Secret Exfiltration from Foreign Powers – With the passing of the Cloud Act, U.S. law enforcement can serve an SCA “warrant” to cloud providers where recipients such as Google, Amazon or Microsoft are obligated to turn over evidence wherever located – even if it is stored on a server located in another country. Since SCA warrants are served in secret directly to the cloud provider and your cloud provider is prohibited from informing you that they have received a warrant to hand over your data, you are depending on them to defend your privacy. If for whatever reason they fail to do so, your data will be exfiltated without your knowledge. The sole remedy is for the cloud provider to ask a court to quash or modify the warrant. To quash or modify the warrant all 3 of the following conditions must be met. (a) the target is not a U.S. person; AND (b) compliance would conflict with the law of the country where the data is stored; AND (c) the court conducts a “comity” analysis and concludes that, on balance, disclosure isn’t warranted. If the data requested in your cloud storage is for a U.S. person or if the target of the request is a non-U.S. person but your own country does not have any specific privacy law to protect that data, then you have no protection. Finally, even if the request is for data on a non-U.S. person and it violates the privacy laws of your local government but the U.S. based court determines that U.S. law enforcement really needs it, then your data will be exfiltrated.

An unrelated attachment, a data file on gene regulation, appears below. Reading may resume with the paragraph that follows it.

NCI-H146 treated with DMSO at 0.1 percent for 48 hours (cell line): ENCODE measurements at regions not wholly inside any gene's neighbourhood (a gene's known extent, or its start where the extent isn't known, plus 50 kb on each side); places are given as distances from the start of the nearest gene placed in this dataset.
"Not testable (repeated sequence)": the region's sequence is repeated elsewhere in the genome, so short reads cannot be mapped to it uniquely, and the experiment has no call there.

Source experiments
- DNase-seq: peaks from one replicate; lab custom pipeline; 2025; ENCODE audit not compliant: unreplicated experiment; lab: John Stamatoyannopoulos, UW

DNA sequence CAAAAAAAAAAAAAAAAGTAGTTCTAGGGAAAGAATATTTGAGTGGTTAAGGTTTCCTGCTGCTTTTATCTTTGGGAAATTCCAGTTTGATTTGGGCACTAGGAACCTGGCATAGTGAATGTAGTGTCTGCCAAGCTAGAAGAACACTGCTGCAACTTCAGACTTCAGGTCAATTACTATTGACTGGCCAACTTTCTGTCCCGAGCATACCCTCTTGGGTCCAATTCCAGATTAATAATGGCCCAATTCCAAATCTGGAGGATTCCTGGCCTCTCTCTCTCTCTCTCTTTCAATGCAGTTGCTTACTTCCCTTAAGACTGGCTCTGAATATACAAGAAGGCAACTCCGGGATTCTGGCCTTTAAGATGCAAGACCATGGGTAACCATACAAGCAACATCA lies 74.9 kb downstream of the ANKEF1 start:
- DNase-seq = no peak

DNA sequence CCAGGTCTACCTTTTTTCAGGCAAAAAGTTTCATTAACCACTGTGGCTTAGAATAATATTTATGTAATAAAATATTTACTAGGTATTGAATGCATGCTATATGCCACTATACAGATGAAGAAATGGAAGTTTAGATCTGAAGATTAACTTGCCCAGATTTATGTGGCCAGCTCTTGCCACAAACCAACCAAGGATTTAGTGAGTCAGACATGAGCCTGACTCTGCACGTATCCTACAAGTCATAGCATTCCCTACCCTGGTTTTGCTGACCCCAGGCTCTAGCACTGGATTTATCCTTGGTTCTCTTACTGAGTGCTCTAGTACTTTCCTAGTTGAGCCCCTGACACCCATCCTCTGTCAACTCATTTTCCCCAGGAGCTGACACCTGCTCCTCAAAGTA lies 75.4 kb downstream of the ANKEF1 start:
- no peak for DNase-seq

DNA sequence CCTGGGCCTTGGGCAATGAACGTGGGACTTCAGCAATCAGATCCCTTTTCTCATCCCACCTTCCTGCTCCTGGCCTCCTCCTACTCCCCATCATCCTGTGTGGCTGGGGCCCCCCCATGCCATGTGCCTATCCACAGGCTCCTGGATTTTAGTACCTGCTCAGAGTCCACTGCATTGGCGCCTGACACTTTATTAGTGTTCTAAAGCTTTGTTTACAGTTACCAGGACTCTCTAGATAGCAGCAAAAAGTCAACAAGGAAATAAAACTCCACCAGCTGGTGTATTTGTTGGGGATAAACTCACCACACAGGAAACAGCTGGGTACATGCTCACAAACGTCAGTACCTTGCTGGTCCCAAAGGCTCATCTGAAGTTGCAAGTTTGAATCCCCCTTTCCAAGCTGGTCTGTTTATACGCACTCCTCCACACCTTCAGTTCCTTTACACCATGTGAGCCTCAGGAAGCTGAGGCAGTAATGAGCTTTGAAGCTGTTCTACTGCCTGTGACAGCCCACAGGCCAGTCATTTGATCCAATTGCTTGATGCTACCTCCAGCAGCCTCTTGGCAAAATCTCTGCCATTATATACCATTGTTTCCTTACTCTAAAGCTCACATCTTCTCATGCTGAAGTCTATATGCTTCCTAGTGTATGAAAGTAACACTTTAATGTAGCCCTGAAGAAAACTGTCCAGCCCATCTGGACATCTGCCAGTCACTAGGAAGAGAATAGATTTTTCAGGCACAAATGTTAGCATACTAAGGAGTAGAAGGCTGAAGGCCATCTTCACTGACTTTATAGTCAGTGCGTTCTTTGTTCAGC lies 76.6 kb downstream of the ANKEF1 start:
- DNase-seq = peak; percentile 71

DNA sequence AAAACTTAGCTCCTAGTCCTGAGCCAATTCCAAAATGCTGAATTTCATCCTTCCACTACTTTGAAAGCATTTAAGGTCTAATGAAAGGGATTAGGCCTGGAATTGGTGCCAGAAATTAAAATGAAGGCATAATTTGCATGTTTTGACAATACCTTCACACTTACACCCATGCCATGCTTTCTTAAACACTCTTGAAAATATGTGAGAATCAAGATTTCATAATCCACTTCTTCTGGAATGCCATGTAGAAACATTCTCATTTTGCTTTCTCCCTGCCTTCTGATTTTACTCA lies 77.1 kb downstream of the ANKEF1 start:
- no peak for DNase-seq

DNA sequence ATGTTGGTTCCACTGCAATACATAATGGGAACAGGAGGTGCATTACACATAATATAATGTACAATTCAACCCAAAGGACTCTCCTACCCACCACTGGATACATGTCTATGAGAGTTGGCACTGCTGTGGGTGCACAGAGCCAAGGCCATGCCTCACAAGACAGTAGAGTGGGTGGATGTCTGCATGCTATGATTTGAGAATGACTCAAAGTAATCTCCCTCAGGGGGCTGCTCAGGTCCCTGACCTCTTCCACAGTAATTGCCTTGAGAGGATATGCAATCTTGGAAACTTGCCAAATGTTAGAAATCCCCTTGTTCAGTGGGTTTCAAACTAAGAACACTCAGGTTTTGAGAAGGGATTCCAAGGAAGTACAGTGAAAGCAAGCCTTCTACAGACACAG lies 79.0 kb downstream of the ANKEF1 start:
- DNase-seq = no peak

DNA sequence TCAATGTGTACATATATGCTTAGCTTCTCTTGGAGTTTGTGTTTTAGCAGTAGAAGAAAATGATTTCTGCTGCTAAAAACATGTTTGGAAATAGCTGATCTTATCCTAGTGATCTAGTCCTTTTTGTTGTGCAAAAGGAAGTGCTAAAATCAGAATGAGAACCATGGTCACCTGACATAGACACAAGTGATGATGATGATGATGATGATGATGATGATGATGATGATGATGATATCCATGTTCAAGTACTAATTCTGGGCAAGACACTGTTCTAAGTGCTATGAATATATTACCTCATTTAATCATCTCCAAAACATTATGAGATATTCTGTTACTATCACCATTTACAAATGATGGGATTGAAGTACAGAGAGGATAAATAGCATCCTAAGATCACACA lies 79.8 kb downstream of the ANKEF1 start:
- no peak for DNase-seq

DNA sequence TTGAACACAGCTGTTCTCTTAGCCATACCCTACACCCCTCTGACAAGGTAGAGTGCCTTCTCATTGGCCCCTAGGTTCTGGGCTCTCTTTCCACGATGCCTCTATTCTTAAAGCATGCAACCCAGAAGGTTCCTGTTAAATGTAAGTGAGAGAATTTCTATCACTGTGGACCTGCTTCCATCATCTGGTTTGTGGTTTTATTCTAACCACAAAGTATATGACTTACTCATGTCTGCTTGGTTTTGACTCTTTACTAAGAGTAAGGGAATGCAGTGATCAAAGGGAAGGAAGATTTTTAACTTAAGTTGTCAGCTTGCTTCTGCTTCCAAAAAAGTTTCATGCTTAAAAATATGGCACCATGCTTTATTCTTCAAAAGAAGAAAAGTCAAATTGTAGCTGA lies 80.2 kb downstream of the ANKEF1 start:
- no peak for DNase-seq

Second the bill is reciprocal in nature as it would allow the Executive Branch to enter into “executive agreements” to allow qualified foreign governments with restrictions, to acquire data of their own citizens wherever located including if stored on servers located in the U.S., without regard to U.S. law or the U.S. constitution.
In short, under certain circumstances, foreign governments can access data stored in public cloud services regardless of where the data is physically located around the globe, potentially circumventing local regulations. And the European Commission isn’t sitting idly by. It is readying its own legislation called the E-Evidence Directive to enable EU member countries the same jurisdictional reach as the U.S.
Governance, Risk Management and Compliance (GRC)
With growing pressure to empower employees, associates, and customers with the latest mobile technologies and BYOD, governance, risk management and compliance (GRC) and who operates and controls the centralized server cluster is vital for an organization’s security strategy. The problem using the cloud and EFSS means your ‘latest technologies’ can quickly become a compliance headache because the actual compliance and management is outside of your control.